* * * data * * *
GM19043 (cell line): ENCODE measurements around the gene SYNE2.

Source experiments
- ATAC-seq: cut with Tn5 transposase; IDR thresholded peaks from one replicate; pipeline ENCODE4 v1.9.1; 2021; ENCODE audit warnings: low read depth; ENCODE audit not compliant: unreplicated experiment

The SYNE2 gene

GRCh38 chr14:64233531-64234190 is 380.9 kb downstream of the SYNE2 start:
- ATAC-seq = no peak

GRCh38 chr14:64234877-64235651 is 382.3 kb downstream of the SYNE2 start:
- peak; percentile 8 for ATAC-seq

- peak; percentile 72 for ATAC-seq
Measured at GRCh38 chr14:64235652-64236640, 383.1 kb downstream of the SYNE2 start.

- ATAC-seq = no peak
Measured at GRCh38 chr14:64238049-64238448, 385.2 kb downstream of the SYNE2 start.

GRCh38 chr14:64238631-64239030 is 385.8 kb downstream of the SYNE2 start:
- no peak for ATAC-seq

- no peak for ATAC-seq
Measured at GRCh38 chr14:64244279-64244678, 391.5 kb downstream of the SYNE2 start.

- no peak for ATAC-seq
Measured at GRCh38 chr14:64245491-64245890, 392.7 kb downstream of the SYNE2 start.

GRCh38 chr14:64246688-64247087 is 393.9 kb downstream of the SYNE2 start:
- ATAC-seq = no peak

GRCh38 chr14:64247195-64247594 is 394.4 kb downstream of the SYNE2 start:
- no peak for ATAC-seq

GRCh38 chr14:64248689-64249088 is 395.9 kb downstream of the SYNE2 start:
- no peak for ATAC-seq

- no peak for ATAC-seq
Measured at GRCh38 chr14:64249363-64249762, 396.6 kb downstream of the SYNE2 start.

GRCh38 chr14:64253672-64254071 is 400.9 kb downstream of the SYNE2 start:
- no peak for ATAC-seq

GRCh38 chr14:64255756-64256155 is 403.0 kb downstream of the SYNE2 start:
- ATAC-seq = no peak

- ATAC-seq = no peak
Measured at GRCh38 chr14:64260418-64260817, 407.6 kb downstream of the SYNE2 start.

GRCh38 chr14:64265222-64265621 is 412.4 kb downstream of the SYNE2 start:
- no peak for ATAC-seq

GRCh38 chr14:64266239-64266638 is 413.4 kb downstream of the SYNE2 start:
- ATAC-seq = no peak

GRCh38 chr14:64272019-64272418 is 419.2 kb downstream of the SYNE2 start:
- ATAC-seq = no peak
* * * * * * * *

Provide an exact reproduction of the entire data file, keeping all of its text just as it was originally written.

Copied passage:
GM19043 (cell line): ENCODE measurements around the gene SYNE2.

Source experiments
- ATAC-seq: cut with Tn5 transposase; IDR thresholded peaks from one replicate; pipeline ENCODE4 v1.9.1; 2021; ENCODE audit warnings: low read depth; ENCODE audit not compliant: unreplicated experiment

The SYNE2 gene

GRCh38 chr14:64233531-64234190 is 380.9 kb downstream of the SYNE2 start:
- ATAC-seq = no peak

GRCh38 chr14:64234877-64235651 is 382.3 kb downstream of the SYNE2 start:
- peak; percentile 8 for ATAC-seq

- peak; percentile 72 for ATAC-seq
Measured at GRCh38 chr14:64235652-64236640, 383.1 kb downstream of the SYNE2 start.

- ATAC-seq = no peak
Measured at GRCh38 chr14:64238049-64238448, 385.2 kb downstream of the SYNE2 start.

GRCh38 chr14:64238631-64239030 is 385.8 kb downstream of the SYNE2 start:
- no peak for ATAC-seq

- no peak for ATAC-seq
Measured at GRCh38 chr14:64244279-64244678, 391.5 kb downstream of the SYNE2 start.

- no peak for ATAC-seq
Measured at GRCh38 chr14:64245491-64245890, 392.7 kb downstream of the SYNE2 start.

GRCh38 chr14:64246688-64247087 is 393.9 kb downstream of the SYNE2 start:
- ATAC-seq = no peak

GRCh38 chr14:64247195-64247594 is 394.4 kb downstream of the SYNE2 start:
- no peak for ATAC-seq

GRCh38 chr14:64248689-64249088 is 395.9 kb downstream of the SYNE2 start:
- no peak for ATAC-seq

- no peak for ATAC-seq
Measured at GRCh38 chr14:64249363-64249762, 396.6 kb downstream of the SYNE2 start.

GRCh38 chr14:64253672-64254071 is 400.9 kb downstream of the SYNE2 start:
- no peak for ATAC-seq

GRCh38 chr14:64255756-64256155 is 403.0 kb downstream of the SYNE2 start:
- ATAC-seq = no peak

- ATAC-seq = no peak
Measured at GRCh38 chr14:64260418-64260817, 407.6 kb downstream of the SYNE2 start.

GRCh38 chr14:64265222-64265621 is 412.4 kb downstream of the SYNE2 start:
- no peak for ATAC-seq

GRCh38 chr14:64266239-64266638 is 413.4 kb downstream of the SYNE2 start:
- ATAC-seq = no peak

GRCh38 chr14:64272019-64272418 is 419.2 kb downstream of the SYNE2 start:
- ATAC-seq = no peak